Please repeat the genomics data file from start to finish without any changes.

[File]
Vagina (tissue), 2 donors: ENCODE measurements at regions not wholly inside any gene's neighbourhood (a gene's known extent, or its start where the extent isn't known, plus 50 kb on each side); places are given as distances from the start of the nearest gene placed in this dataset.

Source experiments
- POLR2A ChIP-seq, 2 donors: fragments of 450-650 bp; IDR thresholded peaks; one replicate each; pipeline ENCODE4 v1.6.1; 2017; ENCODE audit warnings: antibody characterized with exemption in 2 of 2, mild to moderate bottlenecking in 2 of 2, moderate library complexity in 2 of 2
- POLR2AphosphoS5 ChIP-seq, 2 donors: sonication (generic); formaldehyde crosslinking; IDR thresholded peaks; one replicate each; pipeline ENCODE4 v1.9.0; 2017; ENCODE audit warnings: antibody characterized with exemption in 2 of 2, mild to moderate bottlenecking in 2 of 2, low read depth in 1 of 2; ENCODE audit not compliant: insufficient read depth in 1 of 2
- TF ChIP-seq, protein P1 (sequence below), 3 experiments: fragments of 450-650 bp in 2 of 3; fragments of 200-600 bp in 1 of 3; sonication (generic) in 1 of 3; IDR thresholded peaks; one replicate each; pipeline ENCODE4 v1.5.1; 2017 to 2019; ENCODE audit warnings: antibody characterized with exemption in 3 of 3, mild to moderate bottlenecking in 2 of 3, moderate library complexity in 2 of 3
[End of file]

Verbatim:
Vagina (tissue), 2 donors: ENCODE measurements at regions not wholly inside any gene's neighbourhood (a gene's known extent, or its start where the extent isn't known, plus 50 kb on each side); places are given as distances from the start of the nearest gene placed in this dataset.

Source experiments
- POLR2A ChIP-seq, 2 donors: fragments of 450-650 bp; IDR thresholded peaks; one replicate each; pipeline ENCODE4 v1.6.1; 2017; ENCODE audit warnings: antibody characterized with exemption in 2 of 2, mild to moderate bottlenecking in 2 of 2, moderate library complexity in 2 of 2
- POLR2AphosphoS5 ChIP-seq, 2 donors: sonication (generic); formaldehyde crosslinking; IDR thresholded peaks; one replicate each; pipeline ENCODE4 v1.9.0; 2017; ENCODE audit warnings: antibody characterized with exemption in 2 of 2, mild to moderate bottlenecking in 2 of 2, low read depth in 1 of 2; ENCODE audit not compliant: insufficient read depth in 1 of 2
- TF ChIP-seq, protein P1 (sequence below), 3 experiments: fragments of 450-650 bp in 2 of 3; fragments of 200-600 bp in 1 of 3; sonication (generic) in 1 of 3; IDR thresholded peaks; one replicate each; pipeline ENCODE4 v1.5.1; 2017 to 2019; ENCODE audit warnings: antibody characterized with exemption in 3 of 3, mild to moderate bottlenecking in 2 of 3, moderate library complexity in 2 of 3